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- Ugandan mountain gorilla in London's Trafalgar Square
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Join us in creating a safer environment for gorillas
We're on a mission to encourage travellers to wear face masks when visiting the mountain gorillas of Uganda and Rwanda.
Last year, we went to the Tusk conservation lecture in London in which Dr. Gladys Kalema Zikusoka of Conservation Through Public Health noted that wearing face masks can drastically reduce passing on human diseases to the gorillas.
It's not currently enforced because the governments of Uganda and Rwanda are nervous of the measure affecting tourism. However, we strongly feel that if our clients knew what a difference it made, they would be more than happy to wear a mask.
In a couple of weeks, we'll be sending out a press release stating our intention - and that of others in the industry - to ask all our clients to 'mask up' when they go on a gorilla trek.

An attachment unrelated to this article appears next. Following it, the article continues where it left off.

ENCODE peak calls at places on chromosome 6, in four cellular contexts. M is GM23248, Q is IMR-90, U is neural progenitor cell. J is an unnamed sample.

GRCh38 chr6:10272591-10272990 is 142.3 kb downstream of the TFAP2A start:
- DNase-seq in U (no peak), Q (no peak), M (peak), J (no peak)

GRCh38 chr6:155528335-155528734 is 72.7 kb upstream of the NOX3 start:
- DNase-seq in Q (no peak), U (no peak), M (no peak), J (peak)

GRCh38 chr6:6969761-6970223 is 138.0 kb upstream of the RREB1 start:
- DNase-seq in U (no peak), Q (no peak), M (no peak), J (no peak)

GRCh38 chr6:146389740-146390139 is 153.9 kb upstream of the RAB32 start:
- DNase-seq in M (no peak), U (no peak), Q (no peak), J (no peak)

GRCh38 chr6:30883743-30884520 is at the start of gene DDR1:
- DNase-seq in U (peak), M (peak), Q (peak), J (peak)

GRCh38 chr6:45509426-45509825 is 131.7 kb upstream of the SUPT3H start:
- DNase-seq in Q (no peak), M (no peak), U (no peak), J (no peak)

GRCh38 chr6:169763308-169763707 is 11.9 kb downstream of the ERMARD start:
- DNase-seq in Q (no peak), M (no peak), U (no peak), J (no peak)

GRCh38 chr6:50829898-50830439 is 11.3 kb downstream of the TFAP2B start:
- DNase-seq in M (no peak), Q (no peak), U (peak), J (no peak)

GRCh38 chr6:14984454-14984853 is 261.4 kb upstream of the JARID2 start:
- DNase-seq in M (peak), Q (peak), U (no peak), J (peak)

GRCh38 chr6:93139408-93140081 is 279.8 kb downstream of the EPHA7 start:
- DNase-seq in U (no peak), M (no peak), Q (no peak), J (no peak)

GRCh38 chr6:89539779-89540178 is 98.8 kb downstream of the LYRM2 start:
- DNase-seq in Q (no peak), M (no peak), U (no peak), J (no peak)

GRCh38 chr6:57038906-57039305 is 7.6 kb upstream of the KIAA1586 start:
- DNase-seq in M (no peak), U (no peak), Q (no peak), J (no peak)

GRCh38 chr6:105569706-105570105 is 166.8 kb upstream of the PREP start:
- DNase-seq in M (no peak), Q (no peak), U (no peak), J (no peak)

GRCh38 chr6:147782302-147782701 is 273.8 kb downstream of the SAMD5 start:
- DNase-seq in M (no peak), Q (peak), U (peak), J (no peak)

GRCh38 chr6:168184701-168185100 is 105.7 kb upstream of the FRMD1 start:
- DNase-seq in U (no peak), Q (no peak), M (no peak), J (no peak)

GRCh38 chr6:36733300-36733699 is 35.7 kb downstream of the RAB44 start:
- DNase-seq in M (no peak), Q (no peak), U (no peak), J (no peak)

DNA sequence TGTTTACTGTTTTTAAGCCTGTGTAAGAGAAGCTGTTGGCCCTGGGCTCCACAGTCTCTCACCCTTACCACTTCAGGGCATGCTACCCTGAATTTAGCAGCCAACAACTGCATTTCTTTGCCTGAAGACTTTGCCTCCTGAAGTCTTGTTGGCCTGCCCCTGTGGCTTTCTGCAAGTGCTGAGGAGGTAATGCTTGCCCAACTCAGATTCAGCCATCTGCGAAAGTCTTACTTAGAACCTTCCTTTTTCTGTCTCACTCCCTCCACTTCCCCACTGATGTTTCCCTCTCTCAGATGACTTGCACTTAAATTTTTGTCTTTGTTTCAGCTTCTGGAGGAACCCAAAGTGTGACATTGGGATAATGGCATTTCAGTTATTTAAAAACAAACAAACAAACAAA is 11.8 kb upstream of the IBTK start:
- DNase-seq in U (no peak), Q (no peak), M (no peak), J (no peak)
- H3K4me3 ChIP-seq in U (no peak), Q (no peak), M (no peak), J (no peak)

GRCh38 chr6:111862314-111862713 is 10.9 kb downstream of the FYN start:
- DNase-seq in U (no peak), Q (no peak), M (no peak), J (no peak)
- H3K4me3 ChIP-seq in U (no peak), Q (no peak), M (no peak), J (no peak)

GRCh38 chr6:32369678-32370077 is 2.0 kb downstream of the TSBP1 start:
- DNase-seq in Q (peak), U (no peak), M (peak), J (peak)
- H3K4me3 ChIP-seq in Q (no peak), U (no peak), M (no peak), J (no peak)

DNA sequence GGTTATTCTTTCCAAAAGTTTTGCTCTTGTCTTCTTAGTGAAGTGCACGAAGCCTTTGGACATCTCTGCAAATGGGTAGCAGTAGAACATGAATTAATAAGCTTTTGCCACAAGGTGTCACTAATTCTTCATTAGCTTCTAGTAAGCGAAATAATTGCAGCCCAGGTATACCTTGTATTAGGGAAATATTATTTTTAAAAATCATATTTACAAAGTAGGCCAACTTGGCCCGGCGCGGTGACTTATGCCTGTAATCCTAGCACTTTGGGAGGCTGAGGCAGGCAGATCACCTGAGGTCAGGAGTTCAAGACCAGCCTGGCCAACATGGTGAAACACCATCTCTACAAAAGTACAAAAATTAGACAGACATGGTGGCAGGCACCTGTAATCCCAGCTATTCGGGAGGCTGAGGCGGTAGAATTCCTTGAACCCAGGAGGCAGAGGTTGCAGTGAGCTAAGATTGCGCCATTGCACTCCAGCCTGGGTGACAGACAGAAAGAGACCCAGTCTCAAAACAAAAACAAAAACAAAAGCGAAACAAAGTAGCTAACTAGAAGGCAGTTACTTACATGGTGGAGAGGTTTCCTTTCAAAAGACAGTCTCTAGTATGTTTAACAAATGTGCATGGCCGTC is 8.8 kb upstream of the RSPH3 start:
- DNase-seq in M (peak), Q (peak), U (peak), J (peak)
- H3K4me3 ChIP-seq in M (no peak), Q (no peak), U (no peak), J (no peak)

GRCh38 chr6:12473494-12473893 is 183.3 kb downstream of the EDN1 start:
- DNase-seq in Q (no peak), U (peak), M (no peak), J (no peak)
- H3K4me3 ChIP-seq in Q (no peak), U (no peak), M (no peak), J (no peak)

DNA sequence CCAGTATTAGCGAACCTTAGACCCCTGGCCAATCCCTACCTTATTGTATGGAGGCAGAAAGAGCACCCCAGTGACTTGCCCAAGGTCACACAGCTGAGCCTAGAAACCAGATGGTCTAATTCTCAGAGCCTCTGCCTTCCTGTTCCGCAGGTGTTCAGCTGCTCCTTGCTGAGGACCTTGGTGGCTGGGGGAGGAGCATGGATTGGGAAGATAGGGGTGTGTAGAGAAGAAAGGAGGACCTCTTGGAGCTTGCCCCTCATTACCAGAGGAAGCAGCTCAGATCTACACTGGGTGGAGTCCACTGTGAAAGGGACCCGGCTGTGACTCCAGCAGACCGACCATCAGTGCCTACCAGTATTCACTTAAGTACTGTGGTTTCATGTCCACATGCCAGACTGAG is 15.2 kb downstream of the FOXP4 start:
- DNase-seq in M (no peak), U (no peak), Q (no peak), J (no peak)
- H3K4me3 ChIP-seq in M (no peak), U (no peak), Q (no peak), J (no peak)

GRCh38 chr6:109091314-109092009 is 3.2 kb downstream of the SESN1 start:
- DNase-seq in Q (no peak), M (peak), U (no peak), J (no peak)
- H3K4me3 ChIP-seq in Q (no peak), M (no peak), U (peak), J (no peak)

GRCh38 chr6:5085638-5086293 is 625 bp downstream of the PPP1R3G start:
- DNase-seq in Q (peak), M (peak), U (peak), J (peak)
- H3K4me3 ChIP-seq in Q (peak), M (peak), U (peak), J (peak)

We'll be providing face masks and making a point of informing them how important it is to protect the gorillas from human diseases.
If you would like to be included in our press release - and we'd love for as many people and companies as possible to get behind this - or find out more, please email firstname.lastname@example.org by 7th February 2017.
If we can prove that travellers will happily wear masks, we can move closer to it becoming enforced, just as it is when seeing other primates in the wild.
Some supporting statements:
‘Wearing masks is not an inconvenience: it is a simple step to safeguard the health of critically endangered mountain gorillas.’ – Dan Bucknell, Executive Director of Tusk.
‘Wearing masks when visiting the critically endangered gorillas ensures the best protection from our human diseases.’ – Dr. Gladys Kalema Zikusoka, Founder of Conservation Through Public Health.
‘A simple human sneeze travels seven metres, and gorillas have no immunity to the bugs we routinely pick up on the plane over.’ – Jillian Miller, Executive Director of The Gorilla Organisation.